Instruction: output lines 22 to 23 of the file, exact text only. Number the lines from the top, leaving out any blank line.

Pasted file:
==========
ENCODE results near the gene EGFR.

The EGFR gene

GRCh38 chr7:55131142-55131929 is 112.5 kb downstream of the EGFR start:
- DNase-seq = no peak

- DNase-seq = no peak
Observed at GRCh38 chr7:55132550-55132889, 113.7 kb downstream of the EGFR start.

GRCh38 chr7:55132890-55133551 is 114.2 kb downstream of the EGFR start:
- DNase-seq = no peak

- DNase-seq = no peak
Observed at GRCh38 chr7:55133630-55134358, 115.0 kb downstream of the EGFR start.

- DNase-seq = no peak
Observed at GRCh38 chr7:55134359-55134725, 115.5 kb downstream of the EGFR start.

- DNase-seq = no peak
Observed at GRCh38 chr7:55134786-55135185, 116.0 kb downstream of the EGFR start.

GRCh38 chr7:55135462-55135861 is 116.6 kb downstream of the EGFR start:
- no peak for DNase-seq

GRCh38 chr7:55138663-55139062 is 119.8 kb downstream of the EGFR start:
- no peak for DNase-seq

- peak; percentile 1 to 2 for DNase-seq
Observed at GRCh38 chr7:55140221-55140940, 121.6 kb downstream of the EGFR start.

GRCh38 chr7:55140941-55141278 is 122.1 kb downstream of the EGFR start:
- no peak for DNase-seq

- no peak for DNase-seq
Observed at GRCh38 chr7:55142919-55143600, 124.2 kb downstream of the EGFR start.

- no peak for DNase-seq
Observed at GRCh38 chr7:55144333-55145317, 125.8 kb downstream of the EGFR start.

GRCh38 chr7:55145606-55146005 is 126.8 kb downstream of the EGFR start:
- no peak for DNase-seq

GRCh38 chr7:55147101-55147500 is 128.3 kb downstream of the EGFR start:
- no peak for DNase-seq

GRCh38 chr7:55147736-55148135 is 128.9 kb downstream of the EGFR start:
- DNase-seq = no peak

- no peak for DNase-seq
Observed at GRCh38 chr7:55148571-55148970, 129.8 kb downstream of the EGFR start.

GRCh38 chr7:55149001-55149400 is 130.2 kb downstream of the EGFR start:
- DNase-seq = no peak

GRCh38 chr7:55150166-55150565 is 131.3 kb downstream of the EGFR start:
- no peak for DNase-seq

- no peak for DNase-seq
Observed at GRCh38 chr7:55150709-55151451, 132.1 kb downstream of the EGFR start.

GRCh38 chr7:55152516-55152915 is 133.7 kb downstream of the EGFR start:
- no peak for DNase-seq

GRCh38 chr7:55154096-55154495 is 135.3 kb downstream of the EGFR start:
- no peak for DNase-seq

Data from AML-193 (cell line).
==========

- no peak for DNase-seq

- no peak for DNase-seq